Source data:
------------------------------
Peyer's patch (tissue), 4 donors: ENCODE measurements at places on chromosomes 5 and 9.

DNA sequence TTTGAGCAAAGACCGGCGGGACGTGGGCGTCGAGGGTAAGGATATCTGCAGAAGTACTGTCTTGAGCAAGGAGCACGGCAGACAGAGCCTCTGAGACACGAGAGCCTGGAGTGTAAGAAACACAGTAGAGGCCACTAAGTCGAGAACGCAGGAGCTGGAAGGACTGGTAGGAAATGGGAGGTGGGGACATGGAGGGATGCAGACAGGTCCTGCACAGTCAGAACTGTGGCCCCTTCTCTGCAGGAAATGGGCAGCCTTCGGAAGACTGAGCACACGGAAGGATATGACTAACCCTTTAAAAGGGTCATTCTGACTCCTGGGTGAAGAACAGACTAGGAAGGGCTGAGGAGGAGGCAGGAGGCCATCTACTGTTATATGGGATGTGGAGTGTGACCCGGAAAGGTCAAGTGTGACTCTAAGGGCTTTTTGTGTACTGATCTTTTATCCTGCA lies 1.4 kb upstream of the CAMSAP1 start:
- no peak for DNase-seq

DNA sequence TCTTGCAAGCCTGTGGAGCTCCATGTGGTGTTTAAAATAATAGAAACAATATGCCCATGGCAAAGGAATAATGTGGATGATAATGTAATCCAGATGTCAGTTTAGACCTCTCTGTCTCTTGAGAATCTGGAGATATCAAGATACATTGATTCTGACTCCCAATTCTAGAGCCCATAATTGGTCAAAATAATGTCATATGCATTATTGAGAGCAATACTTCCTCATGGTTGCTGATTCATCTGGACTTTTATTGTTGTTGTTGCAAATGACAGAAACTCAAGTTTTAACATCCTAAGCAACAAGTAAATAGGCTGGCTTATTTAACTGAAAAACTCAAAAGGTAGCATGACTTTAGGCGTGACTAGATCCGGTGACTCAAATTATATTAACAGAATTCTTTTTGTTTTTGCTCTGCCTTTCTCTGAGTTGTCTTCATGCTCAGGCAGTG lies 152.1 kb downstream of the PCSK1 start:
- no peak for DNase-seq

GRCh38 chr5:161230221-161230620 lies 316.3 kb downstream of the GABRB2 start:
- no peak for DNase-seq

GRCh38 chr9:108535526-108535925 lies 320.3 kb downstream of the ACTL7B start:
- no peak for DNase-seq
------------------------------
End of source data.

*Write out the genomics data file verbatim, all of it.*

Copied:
Peyer's patch (tissue), 4 donors: ENCODE measurements at places on chromosomes 5 and 9.

DNA sequence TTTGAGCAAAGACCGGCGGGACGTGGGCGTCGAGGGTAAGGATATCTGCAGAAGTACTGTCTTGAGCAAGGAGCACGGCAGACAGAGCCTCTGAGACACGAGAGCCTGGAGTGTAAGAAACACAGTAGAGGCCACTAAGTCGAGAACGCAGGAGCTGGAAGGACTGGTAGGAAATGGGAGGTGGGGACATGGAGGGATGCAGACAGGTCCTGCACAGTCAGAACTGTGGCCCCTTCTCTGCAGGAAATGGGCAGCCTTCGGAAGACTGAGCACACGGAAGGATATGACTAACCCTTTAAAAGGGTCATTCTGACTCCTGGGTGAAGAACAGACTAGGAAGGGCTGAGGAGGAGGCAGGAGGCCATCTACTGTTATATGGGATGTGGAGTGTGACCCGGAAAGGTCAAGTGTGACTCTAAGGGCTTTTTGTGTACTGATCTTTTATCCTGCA lies 1.4 kb upstream of the CAMSAP1 start:
- no peak for DNase-seq

DNA sequence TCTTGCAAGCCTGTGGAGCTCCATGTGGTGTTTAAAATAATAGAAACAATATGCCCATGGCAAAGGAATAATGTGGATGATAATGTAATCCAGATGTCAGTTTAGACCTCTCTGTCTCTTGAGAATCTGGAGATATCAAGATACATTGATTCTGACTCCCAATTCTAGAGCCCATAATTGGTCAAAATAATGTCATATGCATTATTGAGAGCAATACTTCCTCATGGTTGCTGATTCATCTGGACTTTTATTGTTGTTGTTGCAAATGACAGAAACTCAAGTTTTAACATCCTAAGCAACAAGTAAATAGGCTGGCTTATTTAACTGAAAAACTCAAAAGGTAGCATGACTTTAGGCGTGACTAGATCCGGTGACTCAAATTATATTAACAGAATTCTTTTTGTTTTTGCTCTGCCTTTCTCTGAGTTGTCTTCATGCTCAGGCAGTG lies 152.1 kb downstream of the PCSK1 start:
- no peak for DNase-seq

GRCh38 chr5:161230221-161230620 lies 316.3 kb downstream of the GABRB2 start:
- no peak for DNase-seq

GRCh38 chr9:108535526-108535925 lies 320.3 kb downstream of the ACTL7B start:
- no peak for DNase-seq